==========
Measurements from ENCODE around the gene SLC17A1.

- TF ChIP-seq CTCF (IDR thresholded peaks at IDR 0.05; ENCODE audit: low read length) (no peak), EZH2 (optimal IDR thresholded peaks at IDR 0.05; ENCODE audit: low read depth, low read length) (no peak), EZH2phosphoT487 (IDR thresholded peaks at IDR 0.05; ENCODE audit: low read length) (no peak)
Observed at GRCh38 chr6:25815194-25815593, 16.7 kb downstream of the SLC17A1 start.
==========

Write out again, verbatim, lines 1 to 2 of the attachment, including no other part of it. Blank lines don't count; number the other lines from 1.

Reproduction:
Measurements from ENCODE around the gene SLC17A1.

- TF ChIP-seq CTCF (IDR thresholded peaks at IDR 0.05; ENCODE audit: low read length) (no peak), EZH2 (optimal IDR thresholded peaks at IDR 0.05; ENCODE audit: low read depth, low read length) (no peak), EZH2phosphoT487 (IDR thresholded peaks at IDR 0.05; ENCODE audit: low read length) (no peak)